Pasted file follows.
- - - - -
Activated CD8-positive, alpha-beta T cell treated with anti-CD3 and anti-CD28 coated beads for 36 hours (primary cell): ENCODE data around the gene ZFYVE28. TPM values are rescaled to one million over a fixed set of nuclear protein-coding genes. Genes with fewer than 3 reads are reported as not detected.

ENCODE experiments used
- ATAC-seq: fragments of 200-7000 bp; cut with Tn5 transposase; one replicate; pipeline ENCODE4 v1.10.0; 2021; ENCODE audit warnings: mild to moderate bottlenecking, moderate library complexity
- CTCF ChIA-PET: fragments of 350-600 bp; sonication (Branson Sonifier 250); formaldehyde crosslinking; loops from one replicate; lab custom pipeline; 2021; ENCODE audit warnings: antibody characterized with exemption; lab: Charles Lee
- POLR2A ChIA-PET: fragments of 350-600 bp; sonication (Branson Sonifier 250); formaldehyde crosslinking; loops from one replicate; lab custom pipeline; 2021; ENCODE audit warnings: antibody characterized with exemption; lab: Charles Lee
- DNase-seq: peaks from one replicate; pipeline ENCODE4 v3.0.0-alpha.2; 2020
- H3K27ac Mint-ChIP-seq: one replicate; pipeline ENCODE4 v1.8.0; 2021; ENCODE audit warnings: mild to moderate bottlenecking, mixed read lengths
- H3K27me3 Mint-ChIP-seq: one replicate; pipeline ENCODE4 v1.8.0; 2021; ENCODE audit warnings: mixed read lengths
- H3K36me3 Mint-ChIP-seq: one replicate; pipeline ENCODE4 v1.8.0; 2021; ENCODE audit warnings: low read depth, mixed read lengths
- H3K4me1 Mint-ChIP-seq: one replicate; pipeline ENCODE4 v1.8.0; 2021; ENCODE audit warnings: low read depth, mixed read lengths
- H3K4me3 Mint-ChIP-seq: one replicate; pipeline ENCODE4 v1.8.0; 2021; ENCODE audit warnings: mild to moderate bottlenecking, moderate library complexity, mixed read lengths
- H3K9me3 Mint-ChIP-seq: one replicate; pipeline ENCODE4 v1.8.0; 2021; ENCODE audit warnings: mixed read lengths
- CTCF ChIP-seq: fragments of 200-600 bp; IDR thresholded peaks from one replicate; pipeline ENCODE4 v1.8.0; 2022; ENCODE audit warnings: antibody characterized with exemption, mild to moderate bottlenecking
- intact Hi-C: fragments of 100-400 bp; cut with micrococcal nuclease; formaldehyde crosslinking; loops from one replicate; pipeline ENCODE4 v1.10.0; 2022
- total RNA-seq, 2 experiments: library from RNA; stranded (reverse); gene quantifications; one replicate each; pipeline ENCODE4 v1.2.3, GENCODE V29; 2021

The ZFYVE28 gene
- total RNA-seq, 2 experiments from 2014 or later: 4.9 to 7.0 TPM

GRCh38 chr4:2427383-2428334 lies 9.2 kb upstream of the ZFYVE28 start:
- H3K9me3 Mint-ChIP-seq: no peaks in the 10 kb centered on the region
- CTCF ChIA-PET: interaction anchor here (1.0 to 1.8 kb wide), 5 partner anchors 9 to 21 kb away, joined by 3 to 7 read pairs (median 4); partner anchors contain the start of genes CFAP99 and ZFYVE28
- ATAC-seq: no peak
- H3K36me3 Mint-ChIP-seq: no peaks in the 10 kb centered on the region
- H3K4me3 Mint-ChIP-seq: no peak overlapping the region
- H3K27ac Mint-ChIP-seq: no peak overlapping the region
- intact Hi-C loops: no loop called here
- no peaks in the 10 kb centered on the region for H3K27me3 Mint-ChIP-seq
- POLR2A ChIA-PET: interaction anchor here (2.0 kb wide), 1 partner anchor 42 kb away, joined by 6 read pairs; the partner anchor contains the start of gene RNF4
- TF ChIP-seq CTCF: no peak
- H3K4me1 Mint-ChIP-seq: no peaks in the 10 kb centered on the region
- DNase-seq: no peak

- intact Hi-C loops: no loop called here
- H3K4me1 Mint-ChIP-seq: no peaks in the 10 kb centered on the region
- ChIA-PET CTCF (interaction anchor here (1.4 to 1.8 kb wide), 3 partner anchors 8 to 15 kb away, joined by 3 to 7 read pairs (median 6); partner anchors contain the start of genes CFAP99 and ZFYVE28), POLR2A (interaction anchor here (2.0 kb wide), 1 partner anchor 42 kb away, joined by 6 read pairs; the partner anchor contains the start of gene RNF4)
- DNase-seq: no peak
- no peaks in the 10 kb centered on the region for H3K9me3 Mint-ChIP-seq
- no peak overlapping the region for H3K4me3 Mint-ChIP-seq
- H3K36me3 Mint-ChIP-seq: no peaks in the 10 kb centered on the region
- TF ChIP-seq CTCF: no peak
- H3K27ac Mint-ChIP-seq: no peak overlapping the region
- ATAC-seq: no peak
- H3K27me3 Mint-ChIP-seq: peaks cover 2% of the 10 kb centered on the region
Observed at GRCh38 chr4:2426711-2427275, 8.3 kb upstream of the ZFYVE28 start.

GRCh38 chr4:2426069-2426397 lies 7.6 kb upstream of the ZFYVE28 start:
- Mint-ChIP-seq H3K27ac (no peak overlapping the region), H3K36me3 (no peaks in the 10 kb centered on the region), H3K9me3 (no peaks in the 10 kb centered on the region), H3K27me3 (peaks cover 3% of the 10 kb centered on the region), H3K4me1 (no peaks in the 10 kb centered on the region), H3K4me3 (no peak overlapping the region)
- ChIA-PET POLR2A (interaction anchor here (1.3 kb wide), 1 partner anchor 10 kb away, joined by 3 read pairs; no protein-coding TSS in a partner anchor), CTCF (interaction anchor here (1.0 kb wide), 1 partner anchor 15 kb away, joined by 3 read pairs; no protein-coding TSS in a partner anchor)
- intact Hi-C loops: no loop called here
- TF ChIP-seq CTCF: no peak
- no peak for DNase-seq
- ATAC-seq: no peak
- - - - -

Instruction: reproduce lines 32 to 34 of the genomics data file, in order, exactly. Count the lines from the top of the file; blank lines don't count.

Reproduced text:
- H3K4me1 Mint-ChIP-seq: no peaks in the 10 kb centered on the region
- ChIA-PET CTCF (interaction anchor here (1.4 to 1.8 kb wide), 3 partner anchors 8 to 15 kb away, joined by 3 to 7 read pairs (median 6); partner anchors contain the start of genes CFAP99 and ZFYVE28), POLR2A (interaction anchor here (2.0 kb wide), 1 partner anchor 42 kb away, joined by 6 read pairs; the partner anchor contains the start of gene RNF4)
- DNase-seq: no peak